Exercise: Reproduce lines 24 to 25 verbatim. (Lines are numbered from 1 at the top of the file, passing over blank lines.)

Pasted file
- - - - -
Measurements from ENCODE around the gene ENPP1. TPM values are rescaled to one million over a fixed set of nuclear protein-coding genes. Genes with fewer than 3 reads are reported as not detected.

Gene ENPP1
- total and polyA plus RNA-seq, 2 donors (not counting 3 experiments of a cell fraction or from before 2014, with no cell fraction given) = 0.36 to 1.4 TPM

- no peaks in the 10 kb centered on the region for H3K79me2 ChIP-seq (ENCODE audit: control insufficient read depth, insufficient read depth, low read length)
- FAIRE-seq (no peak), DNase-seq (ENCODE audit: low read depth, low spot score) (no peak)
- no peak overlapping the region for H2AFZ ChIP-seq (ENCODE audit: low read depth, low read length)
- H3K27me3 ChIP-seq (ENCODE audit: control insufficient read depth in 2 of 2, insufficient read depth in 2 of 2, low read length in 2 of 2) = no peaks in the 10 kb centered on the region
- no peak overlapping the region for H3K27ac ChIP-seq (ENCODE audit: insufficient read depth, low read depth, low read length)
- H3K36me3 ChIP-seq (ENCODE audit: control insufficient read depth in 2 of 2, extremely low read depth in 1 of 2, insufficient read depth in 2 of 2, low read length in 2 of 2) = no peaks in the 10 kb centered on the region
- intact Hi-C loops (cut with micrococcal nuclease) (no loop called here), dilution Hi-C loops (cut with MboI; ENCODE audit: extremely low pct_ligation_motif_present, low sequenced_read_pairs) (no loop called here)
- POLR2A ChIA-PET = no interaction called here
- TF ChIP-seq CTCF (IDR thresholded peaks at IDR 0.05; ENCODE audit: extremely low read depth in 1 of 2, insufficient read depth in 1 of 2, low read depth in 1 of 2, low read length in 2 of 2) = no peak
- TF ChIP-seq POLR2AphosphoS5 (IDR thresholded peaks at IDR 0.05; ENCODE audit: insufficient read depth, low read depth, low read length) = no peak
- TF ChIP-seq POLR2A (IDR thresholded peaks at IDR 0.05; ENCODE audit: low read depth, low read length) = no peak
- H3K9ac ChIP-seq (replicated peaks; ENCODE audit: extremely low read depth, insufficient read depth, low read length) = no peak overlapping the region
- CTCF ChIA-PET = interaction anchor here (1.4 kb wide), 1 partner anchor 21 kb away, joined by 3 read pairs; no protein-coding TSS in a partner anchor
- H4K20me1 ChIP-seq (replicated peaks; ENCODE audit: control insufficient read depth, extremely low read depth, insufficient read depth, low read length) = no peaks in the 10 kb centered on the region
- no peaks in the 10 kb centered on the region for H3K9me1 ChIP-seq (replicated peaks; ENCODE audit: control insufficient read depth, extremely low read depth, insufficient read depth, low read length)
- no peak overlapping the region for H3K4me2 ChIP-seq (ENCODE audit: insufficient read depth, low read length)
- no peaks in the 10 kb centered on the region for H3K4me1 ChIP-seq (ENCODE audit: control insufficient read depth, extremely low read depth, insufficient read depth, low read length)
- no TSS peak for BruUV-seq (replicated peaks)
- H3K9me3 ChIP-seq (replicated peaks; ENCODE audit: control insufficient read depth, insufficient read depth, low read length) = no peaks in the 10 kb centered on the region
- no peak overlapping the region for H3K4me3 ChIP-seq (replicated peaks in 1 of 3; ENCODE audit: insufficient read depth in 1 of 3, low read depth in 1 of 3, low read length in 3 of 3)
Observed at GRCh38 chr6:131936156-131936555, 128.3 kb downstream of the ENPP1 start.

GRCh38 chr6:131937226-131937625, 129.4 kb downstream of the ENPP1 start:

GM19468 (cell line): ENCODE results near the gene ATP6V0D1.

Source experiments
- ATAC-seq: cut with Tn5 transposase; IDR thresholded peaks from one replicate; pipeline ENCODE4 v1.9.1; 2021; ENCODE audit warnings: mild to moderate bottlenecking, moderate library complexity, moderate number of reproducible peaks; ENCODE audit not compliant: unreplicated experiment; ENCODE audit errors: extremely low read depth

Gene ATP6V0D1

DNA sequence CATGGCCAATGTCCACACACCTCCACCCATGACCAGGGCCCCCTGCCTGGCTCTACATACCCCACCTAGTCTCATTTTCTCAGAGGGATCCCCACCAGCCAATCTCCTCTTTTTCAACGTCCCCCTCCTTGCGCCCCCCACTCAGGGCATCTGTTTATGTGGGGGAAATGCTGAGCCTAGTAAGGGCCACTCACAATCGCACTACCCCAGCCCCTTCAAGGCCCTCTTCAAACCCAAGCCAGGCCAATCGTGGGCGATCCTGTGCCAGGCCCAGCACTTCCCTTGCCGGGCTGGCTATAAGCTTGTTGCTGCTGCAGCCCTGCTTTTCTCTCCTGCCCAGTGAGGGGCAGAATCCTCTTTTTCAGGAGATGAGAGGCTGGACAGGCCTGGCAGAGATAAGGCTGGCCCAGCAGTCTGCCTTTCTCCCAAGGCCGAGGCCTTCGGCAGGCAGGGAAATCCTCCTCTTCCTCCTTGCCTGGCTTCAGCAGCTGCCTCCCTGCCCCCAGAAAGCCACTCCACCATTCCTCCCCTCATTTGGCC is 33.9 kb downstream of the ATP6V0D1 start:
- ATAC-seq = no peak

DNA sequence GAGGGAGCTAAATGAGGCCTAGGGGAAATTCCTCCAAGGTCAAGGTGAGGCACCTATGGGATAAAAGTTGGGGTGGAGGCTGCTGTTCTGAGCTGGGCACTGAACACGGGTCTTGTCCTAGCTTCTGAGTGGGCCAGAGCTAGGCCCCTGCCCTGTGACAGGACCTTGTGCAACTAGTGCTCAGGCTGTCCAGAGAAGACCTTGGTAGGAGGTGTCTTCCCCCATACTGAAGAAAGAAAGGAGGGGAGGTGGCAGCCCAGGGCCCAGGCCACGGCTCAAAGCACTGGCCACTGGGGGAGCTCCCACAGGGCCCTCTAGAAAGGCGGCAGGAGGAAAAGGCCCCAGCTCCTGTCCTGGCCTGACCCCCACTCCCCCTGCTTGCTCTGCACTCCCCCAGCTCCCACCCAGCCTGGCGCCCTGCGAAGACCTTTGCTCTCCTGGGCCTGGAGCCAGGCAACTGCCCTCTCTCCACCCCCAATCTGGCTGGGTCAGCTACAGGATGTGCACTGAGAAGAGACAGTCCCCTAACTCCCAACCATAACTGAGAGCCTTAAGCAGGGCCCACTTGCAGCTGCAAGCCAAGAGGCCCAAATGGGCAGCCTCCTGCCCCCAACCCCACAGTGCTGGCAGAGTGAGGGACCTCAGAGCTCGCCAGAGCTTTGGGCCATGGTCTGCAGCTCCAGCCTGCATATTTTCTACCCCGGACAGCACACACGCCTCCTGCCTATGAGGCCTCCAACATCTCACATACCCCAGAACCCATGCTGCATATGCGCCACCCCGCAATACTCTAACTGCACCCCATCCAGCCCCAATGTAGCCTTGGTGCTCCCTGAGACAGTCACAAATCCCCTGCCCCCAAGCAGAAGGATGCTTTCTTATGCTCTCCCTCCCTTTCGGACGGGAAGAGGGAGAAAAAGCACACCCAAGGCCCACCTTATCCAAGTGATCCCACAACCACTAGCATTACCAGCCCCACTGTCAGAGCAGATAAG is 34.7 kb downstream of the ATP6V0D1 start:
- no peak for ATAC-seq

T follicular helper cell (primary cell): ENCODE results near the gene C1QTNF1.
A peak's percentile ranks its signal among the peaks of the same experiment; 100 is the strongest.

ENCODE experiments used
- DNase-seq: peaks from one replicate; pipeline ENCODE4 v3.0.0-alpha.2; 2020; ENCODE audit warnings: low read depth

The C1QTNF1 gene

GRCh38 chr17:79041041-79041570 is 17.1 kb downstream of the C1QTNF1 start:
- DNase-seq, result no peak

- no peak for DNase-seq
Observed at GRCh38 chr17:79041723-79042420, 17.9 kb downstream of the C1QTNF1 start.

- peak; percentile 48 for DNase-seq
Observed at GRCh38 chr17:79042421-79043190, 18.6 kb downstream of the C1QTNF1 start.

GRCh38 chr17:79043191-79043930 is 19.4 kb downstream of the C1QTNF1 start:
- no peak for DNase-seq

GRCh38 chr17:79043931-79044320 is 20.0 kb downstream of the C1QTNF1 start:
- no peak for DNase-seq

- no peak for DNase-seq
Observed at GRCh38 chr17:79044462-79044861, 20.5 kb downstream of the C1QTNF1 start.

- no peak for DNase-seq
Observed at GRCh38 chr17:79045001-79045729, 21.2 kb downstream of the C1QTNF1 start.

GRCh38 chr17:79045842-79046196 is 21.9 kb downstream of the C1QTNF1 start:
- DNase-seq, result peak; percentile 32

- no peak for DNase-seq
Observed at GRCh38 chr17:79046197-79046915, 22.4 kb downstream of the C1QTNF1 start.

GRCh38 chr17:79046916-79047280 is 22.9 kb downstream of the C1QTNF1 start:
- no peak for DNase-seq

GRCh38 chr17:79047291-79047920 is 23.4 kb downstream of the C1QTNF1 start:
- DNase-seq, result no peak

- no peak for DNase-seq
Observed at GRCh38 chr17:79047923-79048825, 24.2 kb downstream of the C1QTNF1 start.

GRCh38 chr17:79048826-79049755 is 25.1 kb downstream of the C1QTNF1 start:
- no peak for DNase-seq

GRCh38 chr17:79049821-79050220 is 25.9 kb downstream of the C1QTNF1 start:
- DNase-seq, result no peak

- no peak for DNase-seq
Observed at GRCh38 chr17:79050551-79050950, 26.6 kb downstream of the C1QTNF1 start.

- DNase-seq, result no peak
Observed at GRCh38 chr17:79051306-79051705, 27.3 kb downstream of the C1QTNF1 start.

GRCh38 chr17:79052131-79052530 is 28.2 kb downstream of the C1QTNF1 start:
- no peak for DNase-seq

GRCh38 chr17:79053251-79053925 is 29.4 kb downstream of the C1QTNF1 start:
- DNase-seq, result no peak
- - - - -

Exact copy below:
Observed at GRCh38 chr6:131936156-131936555, 128.3 kb downstream of the ENPP1 start.

GRCh38 chr6:131937226-131937625, 129.4 kb downstream of the ENPP1 start: